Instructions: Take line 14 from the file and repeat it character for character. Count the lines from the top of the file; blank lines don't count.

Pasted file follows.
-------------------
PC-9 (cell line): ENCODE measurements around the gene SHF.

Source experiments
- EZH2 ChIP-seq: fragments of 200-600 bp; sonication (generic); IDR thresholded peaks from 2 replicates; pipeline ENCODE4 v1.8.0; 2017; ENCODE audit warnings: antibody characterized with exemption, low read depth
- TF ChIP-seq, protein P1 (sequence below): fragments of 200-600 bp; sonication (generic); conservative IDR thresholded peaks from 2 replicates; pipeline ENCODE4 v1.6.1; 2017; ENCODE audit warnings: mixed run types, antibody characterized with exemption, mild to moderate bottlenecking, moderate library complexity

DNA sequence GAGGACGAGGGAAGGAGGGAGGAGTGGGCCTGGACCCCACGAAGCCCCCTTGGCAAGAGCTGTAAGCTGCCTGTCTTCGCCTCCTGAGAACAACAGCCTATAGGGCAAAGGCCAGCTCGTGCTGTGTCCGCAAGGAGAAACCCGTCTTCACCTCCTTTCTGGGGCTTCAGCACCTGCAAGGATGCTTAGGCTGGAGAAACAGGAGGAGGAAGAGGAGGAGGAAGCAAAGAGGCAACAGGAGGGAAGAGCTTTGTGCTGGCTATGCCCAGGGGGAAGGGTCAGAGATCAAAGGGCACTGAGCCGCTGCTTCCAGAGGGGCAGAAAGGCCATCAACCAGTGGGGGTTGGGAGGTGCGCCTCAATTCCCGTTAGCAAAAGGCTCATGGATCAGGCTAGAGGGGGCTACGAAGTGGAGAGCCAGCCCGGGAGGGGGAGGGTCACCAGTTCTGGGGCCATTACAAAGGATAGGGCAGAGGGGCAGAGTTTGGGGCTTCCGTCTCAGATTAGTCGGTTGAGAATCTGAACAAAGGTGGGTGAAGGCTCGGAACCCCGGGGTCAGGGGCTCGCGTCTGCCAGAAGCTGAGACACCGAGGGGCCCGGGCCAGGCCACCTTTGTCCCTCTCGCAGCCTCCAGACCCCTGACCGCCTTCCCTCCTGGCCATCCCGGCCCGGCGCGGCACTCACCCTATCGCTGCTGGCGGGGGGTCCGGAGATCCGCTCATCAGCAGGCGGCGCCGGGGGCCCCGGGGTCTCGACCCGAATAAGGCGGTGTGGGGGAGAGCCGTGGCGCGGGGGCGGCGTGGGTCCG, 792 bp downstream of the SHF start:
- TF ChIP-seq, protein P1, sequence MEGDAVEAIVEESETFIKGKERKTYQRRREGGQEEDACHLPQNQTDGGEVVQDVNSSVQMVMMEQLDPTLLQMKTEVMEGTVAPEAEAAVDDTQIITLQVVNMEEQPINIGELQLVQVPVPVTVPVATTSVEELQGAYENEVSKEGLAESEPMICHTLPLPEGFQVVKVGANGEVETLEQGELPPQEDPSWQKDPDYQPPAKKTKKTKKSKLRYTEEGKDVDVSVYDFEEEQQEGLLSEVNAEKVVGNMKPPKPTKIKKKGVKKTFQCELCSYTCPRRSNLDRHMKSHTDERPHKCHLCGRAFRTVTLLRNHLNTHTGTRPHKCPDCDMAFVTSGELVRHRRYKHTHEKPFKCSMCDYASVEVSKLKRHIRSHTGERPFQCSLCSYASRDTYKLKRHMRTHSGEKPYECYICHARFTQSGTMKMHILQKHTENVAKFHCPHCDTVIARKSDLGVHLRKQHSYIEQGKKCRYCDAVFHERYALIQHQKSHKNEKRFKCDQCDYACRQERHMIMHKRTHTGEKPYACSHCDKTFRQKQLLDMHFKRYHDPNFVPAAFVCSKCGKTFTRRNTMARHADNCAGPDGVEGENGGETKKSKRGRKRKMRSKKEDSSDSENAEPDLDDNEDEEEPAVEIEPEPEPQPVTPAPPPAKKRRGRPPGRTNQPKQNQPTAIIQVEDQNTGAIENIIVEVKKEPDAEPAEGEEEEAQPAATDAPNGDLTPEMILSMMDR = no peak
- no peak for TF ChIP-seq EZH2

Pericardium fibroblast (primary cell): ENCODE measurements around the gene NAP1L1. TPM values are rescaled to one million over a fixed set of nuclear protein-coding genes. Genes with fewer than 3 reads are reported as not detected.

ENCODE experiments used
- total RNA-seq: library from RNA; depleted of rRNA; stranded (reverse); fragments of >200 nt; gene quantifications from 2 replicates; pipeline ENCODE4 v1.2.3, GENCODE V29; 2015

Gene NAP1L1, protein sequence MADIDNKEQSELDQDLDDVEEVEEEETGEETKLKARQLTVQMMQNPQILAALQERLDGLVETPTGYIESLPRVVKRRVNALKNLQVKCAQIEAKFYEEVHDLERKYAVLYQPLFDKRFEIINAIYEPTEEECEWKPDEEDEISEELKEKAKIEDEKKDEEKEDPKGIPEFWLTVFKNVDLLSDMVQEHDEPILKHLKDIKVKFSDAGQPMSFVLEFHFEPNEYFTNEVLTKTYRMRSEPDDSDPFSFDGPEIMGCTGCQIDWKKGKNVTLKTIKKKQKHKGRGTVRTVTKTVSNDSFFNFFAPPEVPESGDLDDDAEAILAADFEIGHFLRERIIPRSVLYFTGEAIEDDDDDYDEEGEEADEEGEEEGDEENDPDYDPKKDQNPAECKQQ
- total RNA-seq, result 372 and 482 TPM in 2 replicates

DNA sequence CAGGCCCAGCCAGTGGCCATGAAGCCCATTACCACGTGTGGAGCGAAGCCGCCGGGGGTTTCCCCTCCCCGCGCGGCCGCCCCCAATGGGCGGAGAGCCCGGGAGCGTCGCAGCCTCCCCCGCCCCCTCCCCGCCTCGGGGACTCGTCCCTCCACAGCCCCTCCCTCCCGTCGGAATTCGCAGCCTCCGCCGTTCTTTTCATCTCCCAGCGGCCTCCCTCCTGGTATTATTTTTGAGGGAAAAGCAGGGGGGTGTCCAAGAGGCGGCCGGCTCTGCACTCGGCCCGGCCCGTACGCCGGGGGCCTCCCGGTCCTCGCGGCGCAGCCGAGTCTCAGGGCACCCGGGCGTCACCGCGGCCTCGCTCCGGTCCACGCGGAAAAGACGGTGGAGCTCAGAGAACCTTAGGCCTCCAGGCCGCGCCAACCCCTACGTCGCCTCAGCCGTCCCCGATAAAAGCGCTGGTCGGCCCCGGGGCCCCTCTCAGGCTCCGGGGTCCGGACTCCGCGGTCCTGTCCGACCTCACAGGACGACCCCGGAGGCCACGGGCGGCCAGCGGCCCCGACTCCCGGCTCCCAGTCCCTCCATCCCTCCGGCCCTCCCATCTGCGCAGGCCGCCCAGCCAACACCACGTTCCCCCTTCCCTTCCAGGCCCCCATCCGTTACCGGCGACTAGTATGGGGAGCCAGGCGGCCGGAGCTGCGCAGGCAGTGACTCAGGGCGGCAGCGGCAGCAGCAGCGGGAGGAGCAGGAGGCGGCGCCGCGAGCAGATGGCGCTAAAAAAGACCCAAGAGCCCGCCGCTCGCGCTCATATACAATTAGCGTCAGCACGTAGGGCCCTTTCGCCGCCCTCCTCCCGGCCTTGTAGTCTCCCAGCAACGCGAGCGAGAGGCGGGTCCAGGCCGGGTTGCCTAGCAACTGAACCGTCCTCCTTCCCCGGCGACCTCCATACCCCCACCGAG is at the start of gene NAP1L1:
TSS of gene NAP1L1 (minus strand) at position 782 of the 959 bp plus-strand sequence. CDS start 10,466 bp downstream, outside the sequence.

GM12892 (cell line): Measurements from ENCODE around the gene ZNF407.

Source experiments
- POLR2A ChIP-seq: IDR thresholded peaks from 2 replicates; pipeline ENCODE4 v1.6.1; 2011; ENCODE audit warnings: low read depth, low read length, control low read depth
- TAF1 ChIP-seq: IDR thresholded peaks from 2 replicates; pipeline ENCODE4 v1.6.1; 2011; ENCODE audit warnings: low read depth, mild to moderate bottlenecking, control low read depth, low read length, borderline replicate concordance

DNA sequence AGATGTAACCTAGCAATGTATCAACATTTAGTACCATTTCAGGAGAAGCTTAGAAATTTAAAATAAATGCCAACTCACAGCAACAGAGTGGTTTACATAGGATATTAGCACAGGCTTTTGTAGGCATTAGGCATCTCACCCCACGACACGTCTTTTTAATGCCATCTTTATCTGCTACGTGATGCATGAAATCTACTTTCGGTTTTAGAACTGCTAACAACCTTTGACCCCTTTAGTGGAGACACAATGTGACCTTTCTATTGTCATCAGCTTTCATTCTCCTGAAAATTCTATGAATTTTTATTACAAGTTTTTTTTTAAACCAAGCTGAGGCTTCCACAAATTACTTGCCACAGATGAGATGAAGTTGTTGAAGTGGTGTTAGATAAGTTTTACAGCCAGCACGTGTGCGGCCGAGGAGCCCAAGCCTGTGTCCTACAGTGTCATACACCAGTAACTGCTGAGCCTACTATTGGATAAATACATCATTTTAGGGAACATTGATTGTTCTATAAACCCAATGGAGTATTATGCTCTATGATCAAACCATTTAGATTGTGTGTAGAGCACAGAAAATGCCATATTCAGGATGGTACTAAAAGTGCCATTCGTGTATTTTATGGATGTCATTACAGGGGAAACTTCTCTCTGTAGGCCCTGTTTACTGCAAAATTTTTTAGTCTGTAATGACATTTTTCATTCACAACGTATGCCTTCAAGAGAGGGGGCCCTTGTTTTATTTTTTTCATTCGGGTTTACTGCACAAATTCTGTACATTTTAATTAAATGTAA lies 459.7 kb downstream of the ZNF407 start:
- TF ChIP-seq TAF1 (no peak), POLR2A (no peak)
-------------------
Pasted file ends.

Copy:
TSS of gene NAP1L1 (minus strand) at position 782 of the 959 bp plus-strand sequence. CDS start 10,466 bp downstream, outside the sequence.